Late last year, I briefly noted the publication of Sarah Kaminsky’s Adolfo Kaminsky, A Forger’s Life, the tale of her father’s service in the French Resistance of World War II. That interested me, partly because Kaminsky is an Argentine, and partly because the Resistance provided forged identification that helped my 94-year-old uncle, who lives in Los Angeles, escape the Nazis after being shot down over France in November of 1943. His own account of traveling across France and into Switzerland is positively cinematic.
The English and Spanish-language versions of Kaminsky's story
I received a copy of Kaminsky’s book from the US publisher but, on my recent trip to Buenos Aires, I purchased a copy of the Spanish-language edition Adolfo Kaminsky El Falsificador, primarily because it includes a prologue about Kaminsky’s boyhood in the Argentine capital. Though he spent only five years there before his parents returned to Europe, he offers surprisingly vivid memories of a free-range boyhood in an immigrant neighborhood that sounds like the edge of Barrio Norte (he mentions living on Calle Ecuador, apparently near Avenida Córdoba, but is not more specific than that). 
The intersection of Ecuador and Paraguay is roughly where the Kaminskys lived in Buenos Aires.
Kaminsky’s mother, born in Tbilisi, married his Russian-born father in Paris during World War I. Given the disorder in Europe, heightened by the Bolshevik Revolution, the family had moved to Buenos Aires, where Adolfo was born in 1925. Interestingly, when the family returned to France, what struck him was the contrast with Buenos Aires, the noise from the cars, trams and trucks that crowded Parisian streets—“It was so different from Calle Ecuador!” In the ensuing century, Buenos Aires has more than caught up.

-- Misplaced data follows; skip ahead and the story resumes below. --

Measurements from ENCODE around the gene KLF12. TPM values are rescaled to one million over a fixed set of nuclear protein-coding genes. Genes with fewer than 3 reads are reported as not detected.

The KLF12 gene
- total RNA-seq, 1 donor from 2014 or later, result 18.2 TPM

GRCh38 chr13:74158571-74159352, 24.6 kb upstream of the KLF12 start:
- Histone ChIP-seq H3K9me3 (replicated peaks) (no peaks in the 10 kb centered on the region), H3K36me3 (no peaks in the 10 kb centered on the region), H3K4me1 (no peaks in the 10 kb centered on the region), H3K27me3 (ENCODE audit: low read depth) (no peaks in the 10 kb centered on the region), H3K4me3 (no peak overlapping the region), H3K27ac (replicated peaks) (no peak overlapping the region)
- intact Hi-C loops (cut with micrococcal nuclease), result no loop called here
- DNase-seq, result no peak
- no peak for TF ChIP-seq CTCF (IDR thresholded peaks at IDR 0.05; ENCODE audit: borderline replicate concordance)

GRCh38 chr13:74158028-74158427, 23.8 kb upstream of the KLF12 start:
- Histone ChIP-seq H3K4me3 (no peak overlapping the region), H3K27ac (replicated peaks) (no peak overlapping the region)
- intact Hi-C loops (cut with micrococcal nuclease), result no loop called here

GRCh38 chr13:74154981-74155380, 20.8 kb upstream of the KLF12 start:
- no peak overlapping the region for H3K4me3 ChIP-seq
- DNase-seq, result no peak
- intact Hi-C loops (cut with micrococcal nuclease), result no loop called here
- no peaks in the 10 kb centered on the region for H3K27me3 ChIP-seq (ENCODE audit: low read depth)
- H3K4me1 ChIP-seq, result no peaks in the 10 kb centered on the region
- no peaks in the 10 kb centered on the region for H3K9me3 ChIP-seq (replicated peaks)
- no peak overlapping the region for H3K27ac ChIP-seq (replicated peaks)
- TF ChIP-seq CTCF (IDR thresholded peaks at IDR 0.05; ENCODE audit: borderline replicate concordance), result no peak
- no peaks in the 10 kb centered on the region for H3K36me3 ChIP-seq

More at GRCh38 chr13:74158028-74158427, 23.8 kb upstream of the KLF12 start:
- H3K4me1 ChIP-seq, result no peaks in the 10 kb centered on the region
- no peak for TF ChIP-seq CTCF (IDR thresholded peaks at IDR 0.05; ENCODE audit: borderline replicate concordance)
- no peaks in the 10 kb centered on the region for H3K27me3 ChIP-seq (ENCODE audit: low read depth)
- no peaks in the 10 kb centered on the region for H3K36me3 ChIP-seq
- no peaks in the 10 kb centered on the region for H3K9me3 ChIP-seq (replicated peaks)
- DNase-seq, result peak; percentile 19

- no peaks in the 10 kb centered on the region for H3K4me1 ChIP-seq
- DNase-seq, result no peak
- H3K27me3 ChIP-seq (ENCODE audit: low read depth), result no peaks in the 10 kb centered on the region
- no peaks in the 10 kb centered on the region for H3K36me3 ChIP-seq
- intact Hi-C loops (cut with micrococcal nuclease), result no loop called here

The return to Europe didn’t go as expected because the French would not grant the family immediate residence, and they spent two years in Turkey waiting for permission to return. The lack of papers, Kaminsky implies, may have inspired his interest in falsifying documents: “Nothing destined me to become a forger but, however, those papers that my family needed when I was a child were going to govern my life.”

Only 14 when World War II broke out, Kaminsky (and his Jewish family) survived the earliest years of the German occupation because of their nationality—Argentina remained a neutral country until nearly the end of the conflict. Adolfo, meanwhile, had acquired skills in printing, dyeing and photography that allowed him to produce passports and other papers that saved as many as 3,000 Jews from the Nazis.

Eventually, the Kaminskys themselves had to scatter and hide—with the help of Adolfo’s bogus documents—but after the liberation of Paris he provided Allied forces with new forgeries that helped them infiltrate German lines. After the war, he assisted European Jews in reaching Palestine—though he deplored Zionism—and then helped figures in the Algerian independence movement move between North Africa and Europe. He prided himself in never charging for his services—everything was pro bono for causes that he either supported or saw as a better alternative to the status quo.

Kaminsky did his last forgery in 1971 and lived in Algeria for a decade, marrying a Tuareg woman, before finally returning to France in the early 1990s. His daughter’s persistent inquiry into her father’s murky history eventually resulted in this book, presented as a memoir from a hero who, accustomed to staying in the background, refrained from boastfulness.